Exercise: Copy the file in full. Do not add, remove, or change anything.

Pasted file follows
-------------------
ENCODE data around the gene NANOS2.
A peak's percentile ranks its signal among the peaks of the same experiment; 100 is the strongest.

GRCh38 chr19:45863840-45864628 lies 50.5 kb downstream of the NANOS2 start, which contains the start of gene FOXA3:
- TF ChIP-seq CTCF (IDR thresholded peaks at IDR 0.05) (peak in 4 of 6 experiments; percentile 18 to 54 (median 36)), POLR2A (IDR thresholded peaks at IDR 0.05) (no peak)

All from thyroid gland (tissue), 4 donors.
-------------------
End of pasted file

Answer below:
ENCODE data around the gene NANOS2.
A peak's percentile ranks its signal among the peaks of the same experiment; 100 is the strongest.

GRCh38 chr19:45863840-45864628 lies 50.5 kb downstream of the NANOS2 start, which contains the start of gene FOXA3:
- TF ChIP-seq CTCF (IDR thresholded peaks at IDR 0.05) (peak in 4 of 6 experiments; percentile 18 to 54 (median 36)), POLR2A (IDR thresholded peaks at IDR 0.05) (no peak)

All from thyroid gland (tissue), 4 donors.